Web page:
Fear Is Not An Investing Strategy!

In recent days, the airwaves have been inundated with all things COVID-19! At the time of writing this article, the infectious disease had not been reported as a pandemic but may be on its way. It is often the mistake of many individual investors to attempt to know the movements of the stock market. When a disruptive force gives the markets an opportunity to correct, investors not only help the market correct but substantially contribute to the degree of correction. One method of assistance is the overwhelming and uncanny ability humans possess for allowing fear to grip their lives so dramatically that bad decisions are turned into horrific decisions.

At the turn of the new year, the coronavirus began its assault on the people of China. We can debate whether the communication and unified efforts of the Ministry of Health of the People’s Republic of China and the World Health Organization (WHO) may have stifled the transmission of the disease. The fact is that this strain of coronavirus has spread rather quickly from one hemisphere to the next arriving in our nation on the west coast.

What does this information have to do with investing, you ask? Fundamentally, the same companies that achieved record profits in 2019 are the same ones that investor are now selling because of potential supply line delays or collapse. China provides a significant amount of goods to the Unites States. However, the companies that purchase their primary inventories from China for further manufacturing their products in the U.S. continue to hold substantial cash positions on their balance sheets, enjoy full employment of their workforce and, as mentioned earlier, know how to make a profit.

So, what is all of the concern about COVID-19? First, the ability to cope with unknown environmental infirmity by individual investors is almost nonexistent. Two emotions drive most of the market purchases and sells – fear and greed. One of the most often quoted statements of wisdom about these emotions was coined by one of the greatest investors of our lifetime, Warren Buffett. He said, “It is wise to be fearful when others are greedy and greedy when others are fearful.” The markets’ precipitous drop, as reported by the S&P500 and DJIA, for the period of February 19 through 28 can only be explained with fear. Stocks that were successful and reported good growth in 2019 were now being liquidated so quickly the indices reported an 11% drop meeting the definition of a correction.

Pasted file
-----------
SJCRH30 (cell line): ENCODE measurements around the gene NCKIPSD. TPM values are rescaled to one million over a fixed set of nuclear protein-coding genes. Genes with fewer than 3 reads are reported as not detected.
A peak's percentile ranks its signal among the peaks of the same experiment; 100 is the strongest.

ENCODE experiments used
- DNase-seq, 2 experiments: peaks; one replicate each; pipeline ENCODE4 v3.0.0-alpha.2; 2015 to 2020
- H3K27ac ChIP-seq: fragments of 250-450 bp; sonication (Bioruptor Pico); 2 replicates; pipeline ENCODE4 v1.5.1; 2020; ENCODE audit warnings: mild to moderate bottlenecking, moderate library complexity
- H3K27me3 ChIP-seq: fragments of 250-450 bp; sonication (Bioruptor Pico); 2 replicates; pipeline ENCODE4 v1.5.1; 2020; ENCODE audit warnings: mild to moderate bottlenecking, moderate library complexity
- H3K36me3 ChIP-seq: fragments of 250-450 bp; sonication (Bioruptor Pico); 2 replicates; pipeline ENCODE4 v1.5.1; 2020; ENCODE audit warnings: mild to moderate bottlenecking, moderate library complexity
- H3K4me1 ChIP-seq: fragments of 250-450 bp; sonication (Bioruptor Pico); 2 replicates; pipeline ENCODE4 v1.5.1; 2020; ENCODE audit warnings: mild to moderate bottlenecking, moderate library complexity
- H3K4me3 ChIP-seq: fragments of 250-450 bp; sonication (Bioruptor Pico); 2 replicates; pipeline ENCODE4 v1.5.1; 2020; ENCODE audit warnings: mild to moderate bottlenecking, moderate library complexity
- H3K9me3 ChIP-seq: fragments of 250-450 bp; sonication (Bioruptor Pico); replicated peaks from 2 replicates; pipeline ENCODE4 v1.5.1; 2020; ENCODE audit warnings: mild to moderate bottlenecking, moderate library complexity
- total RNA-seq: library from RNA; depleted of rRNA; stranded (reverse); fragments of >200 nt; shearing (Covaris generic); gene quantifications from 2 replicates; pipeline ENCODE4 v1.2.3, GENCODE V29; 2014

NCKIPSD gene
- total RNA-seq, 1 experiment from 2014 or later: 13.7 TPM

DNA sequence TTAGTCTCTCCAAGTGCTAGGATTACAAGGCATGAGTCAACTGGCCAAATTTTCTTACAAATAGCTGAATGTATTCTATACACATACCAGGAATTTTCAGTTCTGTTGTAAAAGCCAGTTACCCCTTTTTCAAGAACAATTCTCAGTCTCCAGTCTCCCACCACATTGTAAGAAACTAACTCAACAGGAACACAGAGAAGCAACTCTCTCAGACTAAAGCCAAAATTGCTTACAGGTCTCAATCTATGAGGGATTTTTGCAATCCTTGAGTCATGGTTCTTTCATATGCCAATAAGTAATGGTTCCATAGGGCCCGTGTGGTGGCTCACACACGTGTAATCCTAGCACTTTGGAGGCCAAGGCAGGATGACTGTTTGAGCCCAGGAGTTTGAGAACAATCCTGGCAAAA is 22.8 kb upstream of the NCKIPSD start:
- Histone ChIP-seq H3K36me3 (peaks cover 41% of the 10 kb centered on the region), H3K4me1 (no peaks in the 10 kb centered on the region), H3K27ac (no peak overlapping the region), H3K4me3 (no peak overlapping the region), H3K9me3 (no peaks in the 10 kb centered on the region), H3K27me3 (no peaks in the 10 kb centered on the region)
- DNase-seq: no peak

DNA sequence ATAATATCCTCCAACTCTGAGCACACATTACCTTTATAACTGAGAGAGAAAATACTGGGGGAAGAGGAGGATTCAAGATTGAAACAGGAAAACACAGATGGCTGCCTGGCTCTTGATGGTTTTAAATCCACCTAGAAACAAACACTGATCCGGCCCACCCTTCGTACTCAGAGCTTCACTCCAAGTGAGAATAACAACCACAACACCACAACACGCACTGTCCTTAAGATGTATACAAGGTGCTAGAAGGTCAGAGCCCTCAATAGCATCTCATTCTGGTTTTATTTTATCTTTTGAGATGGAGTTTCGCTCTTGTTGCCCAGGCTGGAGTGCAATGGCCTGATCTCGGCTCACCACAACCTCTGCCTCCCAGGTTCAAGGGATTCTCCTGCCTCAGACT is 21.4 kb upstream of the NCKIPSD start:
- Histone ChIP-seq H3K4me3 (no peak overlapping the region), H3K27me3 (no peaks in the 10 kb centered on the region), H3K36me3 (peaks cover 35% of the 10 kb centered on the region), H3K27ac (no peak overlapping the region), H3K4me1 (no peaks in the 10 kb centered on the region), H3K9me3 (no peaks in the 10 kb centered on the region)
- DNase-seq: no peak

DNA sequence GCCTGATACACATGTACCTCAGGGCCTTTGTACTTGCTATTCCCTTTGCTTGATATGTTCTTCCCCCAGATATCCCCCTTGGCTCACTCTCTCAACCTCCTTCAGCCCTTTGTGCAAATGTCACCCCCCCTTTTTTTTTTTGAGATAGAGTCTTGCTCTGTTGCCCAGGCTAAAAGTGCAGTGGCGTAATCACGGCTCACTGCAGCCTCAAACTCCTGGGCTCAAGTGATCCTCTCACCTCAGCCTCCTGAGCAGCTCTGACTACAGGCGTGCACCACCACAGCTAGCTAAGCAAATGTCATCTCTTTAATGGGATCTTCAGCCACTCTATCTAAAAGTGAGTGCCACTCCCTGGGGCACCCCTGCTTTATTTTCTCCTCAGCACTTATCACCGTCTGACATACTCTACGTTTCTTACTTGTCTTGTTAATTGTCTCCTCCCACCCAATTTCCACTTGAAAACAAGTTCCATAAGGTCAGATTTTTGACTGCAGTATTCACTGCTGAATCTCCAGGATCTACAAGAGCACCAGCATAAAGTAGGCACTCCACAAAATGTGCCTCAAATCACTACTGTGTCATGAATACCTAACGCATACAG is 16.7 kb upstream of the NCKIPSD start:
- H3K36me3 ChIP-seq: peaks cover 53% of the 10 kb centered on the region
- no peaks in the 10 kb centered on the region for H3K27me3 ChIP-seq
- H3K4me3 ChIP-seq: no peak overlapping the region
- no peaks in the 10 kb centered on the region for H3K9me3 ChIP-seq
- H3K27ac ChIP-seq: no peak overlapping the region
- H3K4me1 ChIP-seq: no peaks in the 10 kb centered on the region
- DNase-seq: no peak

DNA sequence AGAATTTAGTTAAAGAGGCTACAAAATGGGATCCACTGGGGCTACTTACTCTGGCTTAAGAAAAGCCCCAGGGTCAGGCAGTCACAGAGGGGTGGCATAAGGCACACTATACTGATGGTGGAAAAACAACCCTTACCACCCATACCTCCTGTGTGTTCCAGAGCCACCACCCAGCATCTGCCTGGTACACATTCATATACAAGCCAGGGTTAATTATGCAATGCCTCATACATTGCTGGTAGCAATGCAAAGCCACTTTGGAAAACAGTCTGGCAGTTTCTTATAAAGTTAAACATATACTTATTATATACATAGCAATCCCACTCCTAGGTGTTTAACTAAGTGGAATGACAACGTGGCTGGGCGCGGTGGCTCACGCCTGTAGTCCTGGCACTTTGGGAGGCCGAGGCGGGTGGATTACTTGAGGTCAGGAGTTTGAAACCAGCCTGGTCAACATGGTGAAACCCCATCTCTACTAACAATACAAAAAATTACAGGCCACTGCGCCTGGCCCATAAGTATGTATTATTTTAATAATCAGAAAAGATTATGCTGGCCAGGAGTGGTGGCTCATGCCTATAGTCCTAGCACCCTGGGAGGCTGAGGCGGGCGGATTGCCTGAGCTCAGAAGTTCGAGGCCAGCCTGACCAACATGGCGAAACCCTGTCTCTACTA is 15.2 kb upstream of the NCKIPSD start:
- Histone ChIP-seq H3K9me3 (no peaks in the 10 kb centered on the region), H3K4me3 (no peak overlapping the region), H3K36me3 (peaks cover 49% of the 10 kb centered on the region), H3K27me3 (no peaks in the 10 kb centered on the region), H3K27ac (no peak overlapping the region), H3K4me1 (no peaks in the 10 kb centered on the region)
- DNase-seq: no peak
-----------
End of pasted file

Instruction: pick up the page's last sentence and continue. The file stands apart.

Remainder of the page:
Understanding that people are concerned about their overall investment portfolios, I recommend they revisit their purposes for accumulating the investments. If you have a change in your long-term need, your physical well-being has improved or declined dramatically, your family has received an unexpected windfall of assets – these are valid reasons to rebalance your portfolio to reduce risk or increase opportunity. To attempt to time the market by simply selling out after the decline of the market only converts your unrealized loss to a realized one. In country terms of my father’s remarking, “that is about as wise as shutting the barn door after the horse has left the barn.”

The better approach to protecting your family’s long-term investment savings is to make decisions out of unbiased research and analysis. Study the fundamentals of the markets and set a level of expected risk that will trigger the time of rebalancing instead of allowing fear to drive your decisions and possibly cost your family the security you desired in the first place.